When the sinner sees this anointed King, who left His Throne in Heaven to be made humble, scorned and despised; the lost will come to His aid and thank Him for His grace and treat this King with love and respect. This act of God leaves little room for Satan’s excuse for rebellious and arrogant behavior amongst angels and people who reject the Lamb of God.
Eoster Easter Eastre Ostara Equinox Moon Goddess Germanic gods and goddesses Teutonic gods and goddesses Anglo-Saxon gods and goddesses.
(Heb. ‘arnebeth) was prohibited as food according to the Mosaic law (Lev 11:6 Deut 14:7, “because he cheweth the cud, but divideth not the hoof.” The habit of this animal is to grind its teeth and move its jaw as if it actually chewed the cud. But, like the cony (q.v.), it is not a ruminant with four stomachs, but a rodent like a squirrel, rat, etc. Moses speaks of it according to appearance. It is interdicted because, though apparently chewing the cud, it did not divide the hoof.
There are two species in Syria, (1) the Lepus Syriacus or Syrian hare, which is like the English hare; and (2) the Lepus Sinaiticus, or hare of the desert. No rabbits are found in Syria.
In the Lutheran translation of the Bible, the Hebrew word “arneweth” is translated as ‘hare’. This seems to be the correct translation. The Hebrew word “arneweth” is connected with the Arcadian word “annabu”, which means “jumper”. Besides this, we find in the Latin Vulgate the word ‘hare’ translated as the name of the species “lepus”. In the Talmud, we can find more evidence that “arneweth” is a hare. The orthodox Jews always translated “arneweth” as a hare. And finally we find confirmation in the Jerusalem Bible-Zoo that the “arneweth” is a hare.
There are two kinds of hare in the Holy Land – lepus syriacus and lepus aegtiacus. There are only small differences between these two kinds of hare and rabbits. A hare is born with open eyes and a full coat of fur; and a hare also has a different tail than the rabbit. However, their feeding habits are similar.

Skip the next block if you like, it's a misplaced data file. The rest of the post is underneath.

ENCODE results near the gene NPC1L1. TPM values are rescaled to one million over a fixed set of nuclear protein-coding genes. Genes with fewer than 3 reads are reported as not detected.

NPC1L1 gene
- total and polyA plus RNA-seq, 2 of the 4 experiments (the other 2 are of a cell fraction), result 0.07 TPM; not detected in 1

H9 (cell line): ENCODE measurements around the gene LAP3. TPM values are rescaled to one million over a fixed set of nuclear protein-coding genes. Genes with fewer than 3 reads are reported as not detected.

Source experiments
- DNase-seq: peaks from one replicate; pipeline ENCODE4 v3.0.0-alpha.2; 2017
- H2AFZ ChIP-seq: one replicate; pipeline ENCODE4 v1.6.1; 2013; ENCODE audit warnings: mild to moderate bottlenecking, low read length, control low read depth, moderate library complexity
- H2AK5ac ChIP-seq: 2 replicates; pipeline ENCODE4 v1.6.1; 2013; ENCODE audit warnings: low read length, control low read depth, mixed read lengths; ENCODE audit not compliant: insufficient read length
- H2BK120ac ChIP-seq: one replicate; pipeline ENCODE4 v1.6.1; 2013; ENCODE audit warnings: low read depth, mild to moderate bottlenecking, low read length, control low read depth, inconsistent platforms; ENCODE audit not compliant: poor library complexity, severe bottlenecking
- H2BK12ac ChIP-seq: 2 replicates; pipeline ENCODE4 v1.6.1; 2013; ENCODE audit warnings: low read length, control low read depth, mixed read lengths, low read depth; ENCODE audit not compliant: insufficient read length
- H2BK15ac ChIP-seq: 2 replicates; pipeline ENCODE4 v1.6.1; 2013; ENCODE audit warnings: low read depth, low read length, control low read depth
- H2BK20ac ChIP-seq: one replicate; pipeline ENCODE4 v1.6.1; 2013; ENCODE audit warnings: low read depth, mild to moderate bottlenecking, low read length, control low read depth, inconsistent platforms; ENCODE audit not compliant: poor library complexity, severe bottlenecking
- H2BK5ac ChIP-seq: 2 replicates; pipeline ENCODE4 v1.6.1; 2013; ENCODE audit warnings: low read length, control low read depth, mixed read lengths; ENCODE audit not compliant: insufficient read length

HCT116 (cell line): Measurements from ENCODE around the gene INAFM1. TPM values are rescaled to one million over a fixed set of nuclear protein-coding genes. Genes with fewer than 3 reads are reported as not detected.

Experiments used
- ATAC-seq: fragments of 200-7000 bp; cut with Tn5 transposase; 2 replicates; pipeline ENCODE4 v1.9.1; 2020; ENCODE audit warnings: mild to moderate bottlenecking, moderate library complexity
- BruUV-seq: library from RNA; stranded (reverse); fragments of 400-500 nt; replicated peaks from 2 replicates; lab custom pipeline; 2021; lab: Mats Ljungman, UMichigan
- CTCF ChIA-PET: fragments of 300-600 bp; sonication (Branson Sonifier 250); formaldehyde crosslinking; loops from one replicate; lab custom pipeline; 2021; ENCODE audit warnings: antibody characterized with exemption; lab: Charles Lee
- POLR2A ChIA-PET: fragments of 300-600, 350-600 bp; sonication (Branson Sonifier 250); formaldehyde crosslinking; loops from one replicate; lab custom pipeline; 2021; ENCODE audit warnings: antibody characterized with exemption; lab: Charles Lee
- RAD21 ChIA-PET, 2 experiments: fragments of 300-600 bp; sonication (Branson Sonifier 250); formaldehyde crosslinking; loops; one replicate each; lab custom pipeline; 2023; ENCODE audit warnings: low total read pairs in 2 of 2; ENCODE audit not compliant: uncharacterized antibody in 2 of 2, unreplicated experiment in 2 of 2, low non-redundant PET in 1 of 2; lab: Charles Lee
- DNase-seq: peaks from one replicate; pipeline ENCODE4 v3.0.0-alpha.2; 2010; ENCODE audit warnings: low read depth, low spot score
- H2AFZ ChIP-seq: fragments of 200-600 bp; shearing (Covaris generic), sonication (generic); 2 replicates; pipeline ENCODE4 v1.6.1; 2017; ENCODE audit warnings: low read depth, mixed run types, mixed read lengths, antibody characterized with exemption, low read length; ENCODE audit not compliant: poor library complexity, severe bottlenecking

The Bible also uses the Hebrew word “gera” to describe a hare. In most English Bible translations the expression “cheweth the cud” is used. According to the Talmud the hare is a ruminant (Hul.59a). The Targum considers the hare to be “an animal that chews the cud.” (B.Kam 28b).
The hare does not have a stomach with three or four chambers, as is typical for all animals that chew the cud, however, it chews the cellulose food twice, so that the nutrients which were not consumed the first time will be digested. The stomach of the hare is different to that of cattle which have three or four chambers, however, it functions in a similar manner.
The hare excretes two different kinds of droppings. In addition to normal excrement, it passes another kind of “pellet” called Caecotroph, which the hare eats again. This type of dropping is usually passed during the night or in the early hours of the morning; an average person would not get to see this procedure. As soon as the Caecotroph is thoroughly chewed and swallowed it is collected in the stomach to be digested a second time.
The Caecotroph is produced in the Caecum (intestine) and is rich in Vitamin B, especially Vitamin B1. This is important for the hare’s nourishment. The hare does not just chew the food twice, but as in ruminating cloven-hoofed animals, bacteria breaks down the cellulose. The Bible, therefore, makes no mistake in stating that the hare chews the cud, as this is now scientifically proven.
In Leviticus 11:6 it was forbidden to eat hare. This commandment was probably given because blood parasites could be transferred through the handling of hare carcasses. This hygiene rule was far ahead of its time.
Translated from the German: “Der Hase”